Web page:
So far as women, without change of character as women, are qualified to discharge the duties of citizenship, they will discharge them if called upon to do so, and beyond that they will not go. Nature has put barriers in the way of any excessive devotion of women to public affairs, and it is not necessary that nature’s work in that respect should be supplemented by additional barriers invented by men. Such offices as women are qualified to fill will be sought by those who do not find other employment, and others they will not seek, or if they do, will seek in vain. To aid in removing as far as possible the disheartening difficulties which women dependent upon their own exertions encounter, it is, I think, desirable that such official positions as they can fill should be thrown open to them, and that they should be given the same power that men have to aid each other by their votes. I would say, remove all legal barriers that stand in the way of their finding employment, official or unofficial, and leave them as men are left, to depend for success upon their character and their abilities. As long as men are allowed to act as milliners, with what propriety can they exclude women from the post of school commissioners when chosen to such positions by their neighbors? To deny them such rights, is to leave them in a condition of political servitude as absolute as that of the African slaves before their emancipation. This conclusion is readily to be deduced from the opinion of Chief Justice Jay in the case of Chisholm’s Ex’rs vs. The State of Georgia (2 Dallas, 419-471), although the learned Chief Justice had of course no idea of any such application as I make of his opinion.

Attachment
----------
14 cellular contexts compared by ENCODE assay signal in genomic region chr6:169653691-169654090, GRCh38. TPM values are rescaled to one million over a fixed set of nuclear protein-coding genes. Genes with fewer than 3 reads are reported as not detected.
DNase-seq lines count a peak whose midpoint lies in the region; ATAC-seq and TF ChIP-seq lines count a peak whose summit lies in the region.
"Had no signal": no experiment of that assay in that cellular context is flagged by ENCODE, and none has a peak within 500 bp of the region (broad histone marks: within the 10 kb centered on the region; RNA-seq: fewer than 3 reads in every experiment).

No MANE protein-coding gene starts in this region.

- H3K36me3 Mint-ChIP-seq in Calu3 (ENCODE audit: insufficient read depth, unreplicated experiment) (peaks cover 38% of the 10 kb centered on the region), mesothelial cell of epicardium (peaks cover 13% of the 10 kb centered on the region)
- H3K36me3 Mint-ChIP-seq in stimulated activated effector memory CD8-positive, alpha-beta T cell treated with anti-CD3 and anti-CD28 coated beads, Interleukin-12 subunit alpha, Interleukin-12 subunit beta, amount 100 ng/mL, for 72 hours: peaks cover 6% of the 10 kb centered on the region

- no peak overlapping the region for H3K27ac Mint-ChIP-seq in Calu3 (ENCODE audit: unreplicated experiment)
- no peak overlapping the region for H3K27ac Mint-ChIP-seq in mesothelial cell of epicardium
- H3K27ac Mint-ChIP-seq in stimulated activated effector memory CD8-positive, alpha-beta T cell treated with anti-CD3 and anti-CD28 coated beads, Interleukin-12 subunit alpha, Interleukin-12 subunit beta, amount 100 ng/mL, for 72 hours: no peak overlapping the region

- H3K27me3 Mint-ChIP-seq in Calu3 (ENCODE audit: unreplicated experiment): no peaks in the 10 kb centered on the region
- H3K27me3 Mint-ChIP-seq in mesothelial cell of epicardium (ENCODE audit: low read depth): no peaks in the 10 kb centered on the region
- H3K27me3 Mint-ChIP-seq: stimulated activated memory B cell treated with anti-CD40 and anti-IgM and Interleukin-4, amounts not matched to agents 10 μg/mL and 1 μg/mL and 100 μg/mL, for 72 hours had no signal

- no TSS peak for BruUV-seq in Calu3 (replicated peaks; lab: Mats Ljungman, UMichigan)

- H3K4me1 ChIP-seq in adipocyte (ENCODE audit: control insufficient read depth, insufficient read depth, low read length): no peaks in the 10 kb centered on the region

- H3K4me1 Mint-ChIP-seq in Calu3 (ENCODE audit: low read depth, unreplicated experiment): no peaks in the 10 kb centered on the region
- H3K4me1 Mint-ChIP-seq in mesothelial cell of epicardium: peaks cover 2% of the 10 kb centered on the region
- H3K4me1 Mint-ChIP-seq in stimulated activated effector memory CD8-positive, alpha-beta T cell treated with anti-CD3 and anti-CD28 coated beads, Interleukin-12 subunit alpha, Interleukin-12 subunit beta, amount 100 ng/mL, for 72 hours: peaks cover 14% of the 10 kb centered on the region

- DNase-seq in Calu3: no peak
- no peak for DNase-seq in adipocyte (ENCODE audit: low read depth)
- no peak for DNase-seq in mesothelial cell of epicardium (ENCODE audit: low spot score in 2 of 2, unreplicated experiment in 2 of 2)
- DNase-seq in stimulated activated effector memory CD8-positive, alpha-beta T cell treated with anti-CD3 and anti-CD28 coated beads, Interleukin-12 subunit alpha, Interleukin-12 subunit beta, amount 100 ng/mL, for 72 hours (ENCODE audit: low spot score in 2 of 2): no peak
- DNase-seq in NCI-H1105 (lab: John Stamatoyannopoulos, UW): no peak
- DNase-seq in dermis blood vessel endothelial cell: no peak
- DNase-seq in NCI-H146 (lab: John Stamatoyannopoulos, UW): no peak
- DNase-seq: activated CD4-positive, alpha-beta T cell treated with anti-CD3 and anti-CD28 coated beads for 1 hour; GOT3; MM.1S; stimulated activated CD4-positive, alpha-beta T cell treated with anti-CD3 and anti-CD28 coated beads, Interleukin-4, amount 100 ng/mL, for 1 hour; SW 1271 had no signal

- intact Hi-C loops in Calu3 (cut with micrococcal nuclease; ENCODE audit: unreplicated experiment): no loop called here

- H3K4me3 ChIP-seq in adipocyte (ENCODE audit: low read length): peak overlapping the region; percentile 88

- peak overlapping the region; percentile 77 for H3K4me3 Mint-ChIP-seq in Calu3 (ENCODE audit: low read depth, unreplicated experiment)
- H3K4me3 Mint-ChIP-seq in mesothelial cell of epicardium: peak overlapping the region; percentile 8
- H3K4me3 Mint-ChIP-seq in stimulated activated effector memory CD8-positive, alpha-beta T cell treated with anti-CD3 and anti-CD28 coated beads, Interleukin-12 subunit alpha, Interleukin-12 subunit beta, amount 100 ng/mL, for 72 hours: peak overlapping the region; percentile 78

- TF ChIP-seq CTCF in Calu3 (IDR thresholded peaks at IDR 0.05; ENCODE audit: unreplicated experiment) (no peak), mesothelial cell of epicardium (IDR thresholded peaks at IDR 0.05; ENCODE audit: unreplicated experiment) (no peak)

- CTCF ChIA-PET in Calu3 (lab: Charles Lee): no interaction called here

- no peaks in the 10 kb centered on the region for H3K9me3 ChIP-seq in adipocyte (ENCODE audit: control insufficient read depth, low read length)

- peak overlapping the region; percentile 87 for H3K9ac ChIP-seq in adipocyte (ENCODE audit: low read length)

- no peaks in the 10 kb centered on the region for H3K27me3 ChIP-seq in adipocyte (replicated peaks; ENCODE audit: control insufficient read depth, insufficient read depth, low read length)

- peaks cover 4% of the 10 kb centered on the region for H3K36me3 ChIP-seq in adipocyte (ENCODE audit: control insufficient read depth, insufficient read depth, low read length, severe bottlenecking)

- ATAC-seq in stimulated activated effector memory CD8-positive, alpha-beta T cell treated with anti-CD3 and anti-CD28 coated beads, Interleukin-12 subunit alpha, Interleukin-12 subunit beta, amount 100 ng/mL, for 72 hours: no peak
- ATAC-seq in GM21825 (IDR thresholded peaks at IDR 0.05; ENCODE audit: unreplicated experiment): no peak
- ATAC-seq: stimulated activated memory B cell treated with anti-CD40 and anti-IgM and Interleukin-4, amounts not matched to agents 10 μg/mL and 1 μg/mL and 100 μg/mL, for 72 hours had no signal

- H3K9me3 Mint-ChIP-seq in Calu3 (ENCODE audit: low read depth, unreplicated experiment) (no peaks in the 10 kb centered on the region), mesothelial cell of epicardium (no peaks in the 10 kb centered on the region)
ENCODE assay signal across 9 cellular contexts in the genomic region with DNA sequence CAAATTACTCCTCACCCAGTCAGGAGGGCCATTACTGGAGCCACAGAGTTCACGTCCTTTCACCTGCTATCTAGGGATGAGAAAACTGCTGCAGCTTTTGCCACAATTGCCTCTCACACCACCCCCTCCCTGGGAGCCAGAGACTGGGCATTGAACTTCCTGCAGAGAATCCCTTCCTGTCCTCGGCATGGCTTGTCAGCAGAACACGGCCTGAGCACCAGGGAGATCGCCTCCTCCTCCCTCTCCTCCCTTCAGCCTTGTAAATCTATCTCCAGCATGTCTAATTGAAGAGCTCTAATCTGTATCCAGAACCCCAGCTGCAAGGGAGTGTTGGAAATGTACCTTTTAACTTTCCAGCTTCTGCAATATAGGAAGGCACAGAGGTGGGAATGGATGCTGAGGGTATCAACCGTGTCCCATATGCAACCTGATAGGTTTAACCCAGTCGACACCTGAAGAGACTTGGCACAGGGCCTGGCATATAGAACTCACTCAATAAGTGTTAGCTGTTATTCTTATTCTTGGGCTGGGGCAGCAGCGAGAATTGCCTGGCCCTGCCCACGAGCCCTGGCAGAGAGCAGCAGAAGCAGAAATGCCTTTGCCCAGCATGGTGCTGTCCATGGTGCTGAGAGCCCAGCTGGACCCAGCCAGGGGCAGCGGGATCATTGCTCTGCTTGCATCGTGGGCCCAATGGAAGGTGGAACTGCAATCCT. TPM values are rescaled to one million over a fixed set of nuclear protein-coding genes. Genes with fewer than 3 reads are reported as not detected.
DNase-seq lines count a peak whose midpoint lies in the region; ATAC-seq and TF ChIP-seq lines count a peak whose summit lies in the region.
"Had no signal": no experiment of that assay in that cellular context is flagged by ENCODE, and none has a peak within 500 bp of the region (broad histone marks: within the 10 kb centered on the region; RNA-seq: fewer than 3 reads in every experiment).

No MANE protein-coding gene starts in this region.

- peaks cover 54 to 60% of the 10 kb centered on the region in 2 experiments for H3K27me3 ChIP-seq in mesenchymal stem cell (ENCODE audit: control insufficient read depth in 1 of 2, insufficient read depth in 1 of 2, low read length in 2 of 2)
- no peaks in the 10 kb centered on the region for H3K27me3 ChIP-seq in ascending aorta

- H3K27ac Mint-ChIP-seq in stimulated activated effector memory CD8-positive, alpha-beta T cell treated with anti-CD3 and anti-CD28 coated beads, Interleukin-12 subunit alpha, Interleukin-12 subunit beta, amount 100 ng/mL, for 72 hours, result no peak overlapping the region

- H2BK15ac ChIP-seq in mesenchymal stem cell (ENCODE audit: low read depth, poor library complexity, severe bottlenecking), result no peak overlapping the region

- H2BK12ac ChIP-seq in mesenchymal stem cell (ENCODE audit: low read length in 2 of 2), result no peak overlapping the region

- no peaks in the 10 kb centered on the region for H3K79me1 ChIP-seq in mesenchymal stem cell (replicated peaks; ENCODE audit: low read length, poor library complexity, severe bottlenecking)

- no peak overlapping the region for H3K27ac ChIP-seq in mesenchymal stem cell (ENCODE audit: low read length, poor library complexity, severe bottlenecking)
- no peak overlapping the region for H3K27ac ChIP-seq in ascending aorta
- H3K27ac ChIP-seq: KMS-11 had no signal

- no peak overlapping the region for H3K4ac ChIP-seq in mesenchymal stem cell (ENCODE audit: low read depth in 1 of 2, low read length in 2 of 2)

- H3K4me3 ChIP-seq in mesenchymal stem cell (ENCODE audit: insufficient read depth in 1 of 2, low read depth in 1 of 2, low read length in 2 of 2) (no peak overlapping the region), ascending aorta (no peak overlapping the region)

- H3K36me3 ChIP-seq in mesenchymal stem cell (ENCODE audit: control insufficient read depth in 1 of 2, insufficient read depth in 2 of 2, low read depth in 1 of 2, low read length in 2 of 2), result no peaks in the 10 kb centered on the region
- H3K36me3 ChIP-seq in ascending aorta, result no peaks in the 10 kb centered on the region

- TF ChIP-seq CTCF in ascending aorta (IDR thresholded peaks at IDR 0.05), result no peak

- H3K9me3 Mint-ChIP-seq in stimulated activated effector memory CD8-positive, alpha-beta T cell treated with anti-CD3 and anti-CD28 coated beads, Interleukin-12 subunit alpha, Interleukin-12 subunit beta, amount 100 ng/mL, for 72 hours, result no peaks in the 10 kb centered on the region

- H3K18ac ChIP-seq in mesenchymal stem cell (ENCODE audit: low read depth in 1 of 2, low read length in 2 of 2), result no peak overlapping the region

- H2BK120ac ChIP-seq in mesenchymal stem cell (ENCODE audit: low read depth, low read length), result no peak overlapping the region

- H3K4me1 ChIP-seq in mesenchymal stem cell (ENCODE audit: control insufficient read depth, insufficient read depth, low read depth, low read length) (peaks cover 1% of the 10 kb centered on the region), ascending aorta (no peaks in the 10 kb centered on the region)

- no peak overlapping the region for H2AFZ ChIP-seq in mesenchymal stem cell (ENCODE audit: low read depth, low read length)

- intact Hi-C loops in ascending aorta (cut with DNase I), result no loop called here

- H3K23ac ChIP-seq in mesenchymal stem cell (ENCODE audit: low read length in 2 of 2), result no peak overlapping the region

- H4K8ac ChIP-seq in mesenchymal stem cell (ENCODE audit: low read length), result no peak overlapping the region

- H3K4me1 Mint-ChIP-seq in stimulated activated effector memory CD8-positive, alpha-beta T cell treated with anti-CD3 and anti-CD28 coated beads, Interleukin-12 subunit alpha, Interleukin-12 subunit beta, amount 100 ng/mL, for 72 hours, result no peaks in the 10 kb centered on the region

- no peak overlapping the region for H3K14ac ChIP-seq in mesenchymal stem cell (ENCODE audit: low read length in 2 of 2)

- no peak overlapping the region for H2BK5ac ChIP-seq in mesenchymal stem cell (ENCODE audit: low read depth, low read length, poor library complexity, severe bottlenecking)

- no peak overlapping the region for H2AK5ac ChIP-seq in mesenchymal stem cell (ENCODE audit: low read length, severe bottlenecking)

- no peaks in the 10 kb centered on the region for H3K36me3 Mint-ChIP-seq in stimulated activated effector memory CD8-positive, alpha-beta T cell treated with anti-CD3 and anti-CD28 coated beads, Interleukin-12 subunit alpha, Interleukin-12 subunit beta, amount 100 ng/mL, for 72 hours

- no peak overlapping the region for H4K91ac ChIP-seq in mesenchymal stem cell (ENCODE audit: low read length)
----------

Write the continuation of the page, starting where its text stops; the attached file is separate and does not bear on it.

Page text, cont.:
The action was assumpsit by a citizen of the State of South Carolina, and the question was, whether the United States Court had jurisdiction, the State of Georgia declining to appear.
The Chief Justice, in the course of his opinion, after alluding to the feudal idea of the character of the sovereign in England, and giving some of the reasons why he was not subject to suit before the courts of the kingdom, says:
“The same feudal ideas run through all their jurisprudence, and constantly remind us of the distinction between the prince and the subject. No such ideas obtain here. At the revolution the sovereignty devolved on the people; and they are truly the sovereigns of the country, but they are sovereigns without subjects (unless the African slaves among us may be so called), and have none to govern but themselves; the citizens of America are equal as fellow-citizens, and as joint tenants in the sovereignty.”